Myasthenic syndrome caused by mutation of the SCN4A sodium channel

Akira Tsujino, Chantal Maertenst, Kinji Ohno, Xin Ming Shen, Taku Fukuda, C. Michael Harper, Stephen C. Cannon, Andrew G. Engel

Research output: Contribution to journalArticlepeer-review

174 Scopus citations


In a myasthenic syndrome associated with fatigable generalized weakness and recurrent attacks of respiratory and bulbar paralysis since birth, nerve stimulation at physiologic rates rapidly decremented the compound muscle action potential. Intercostal muscle studies revealed no abnormality of the resting membrane potential, evoked quantal release, synaptic potentials, acetylcholine receptor channel kinetics, or endplate ultrastructure, but endplate potentials depolarizing the resting potential to -40 mV failed to excite action potentials. Pursuing this clue, we sequenced SCN4A encoding the skeletal muscle sodium channel (Nav1.4) and detected two heteroallelic mutations involving conserved residues not present in 400 normal alleles: S246L in the S4/S5 cytoplasmic linker in domain I, and V1442E in the S3/S4 extracellular linker in domain IV. The genetically engineered V1442E-Na channel expressed in HEK cells shows marked enhancement of fast inactivation close to the resting potential, and enhanced use-dependent inactivation on high-frequency stimulation; S246L is likely a benign polymorphism. The V1442E mutation in SCN4A defines a novel disease mechanism and a novel phenotype with myasthenic features.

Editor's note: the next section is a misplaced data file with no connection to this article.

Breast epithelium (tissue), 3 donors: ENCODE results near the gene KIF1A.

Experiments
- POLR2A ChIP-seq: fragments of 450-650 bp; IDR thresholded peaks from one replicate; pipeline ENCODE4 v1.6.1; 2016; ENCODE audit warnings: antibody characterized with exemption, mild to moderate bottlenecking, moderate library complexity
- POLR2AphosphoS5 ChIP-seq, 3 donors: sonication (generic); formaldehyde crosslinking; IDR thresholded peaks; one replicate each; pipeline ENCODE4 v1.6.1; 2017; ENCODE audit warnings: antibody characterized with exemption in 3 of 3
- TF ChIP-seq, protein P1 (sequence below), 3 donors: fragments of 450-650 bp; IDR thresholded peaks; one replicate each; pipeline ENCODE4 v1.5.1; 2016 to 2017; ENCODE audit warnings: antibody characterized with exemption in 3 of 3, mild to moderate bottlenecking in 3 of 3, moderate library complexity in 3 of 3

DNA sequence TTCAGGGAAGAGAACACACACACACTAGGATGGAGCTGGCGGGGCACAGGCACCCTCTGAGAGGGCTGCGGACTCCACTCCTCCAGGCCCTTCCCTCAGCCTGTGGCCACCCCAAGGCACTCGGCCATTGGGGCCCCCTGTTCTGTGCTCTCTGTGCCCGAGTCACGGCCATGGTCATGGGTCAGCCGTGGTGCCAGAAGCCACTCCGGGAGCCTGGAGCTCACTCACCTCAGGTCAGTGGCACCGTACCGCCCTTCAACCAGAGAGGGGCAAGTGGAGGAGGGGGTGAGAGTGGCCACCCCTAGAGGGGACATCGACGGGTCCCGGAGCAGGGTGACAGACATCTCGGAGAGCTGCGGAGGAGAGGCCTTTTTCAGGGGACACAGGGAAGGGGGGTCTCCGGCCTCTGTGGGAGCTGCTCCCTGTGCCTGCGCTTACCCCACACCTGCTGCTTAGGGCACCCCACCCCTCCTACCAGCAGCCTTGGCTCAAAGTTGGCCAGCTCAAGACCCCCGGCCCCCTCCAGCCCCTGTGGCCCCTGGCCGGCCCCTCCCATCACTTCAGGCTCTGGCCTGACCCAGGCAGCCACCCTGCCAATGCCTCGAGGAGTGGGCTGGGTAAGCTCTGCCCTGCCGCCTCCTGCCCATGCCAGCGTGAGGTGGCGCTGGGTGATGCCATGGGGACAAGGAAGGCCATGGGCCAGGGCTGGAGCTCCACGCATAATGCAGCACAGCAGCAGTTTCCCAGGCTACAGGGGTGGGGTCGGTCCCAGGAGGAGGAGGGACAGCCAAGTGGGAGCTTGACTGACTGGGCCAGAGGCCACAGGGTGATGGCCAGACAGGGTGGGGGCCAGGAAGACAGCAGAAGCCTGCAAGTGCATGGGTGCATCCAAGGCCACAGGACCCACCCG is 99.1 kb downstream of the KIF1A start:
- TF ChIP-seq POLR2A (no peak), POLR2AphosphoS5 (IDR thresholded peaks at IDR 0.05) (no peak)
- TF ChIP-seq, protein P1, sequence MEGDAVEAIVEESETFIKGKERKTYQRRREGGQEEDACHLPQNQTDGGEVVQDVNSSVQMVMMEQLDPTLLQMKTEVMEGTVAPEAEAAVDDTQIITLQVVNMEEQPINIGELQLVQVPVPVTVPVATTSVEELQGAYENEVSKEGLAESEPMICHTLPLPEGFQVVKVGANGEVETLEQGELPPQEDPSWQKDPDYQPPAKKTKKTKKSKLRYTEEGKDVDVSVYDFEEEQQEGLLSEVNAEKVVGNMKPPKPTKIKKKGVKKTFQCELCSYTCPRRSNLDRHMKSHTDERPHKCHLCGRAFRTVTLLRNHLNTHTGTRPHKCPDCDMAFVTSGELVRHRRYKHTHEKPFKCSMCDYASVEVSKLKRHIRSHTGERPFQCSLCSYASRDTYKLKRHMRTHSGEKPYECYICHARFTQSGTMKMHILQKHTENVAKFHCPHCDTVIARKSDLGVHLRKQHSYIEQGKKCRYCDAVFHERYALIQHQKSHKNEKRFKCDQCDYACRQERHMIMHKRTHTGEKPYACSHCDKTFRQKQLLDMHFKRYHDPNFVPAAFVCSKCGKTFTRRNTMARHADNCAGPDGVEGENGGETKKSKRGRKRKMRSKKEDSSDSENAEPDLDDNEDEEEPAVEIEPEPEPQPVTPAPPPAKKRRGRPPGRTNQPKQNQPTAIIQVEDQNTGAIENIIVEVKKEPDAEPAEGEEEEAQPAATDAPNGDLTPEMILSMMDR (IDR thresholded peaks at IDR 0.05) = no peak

Original languageEnglish (US)
Pages (from-to)7377-7382
Number of pages6
JournalProceedings of the National Academy of Sciences of the United States of America
Issue number12
StatePublished - Jun 10 2003

ASJC Scopus subject areas

  • General


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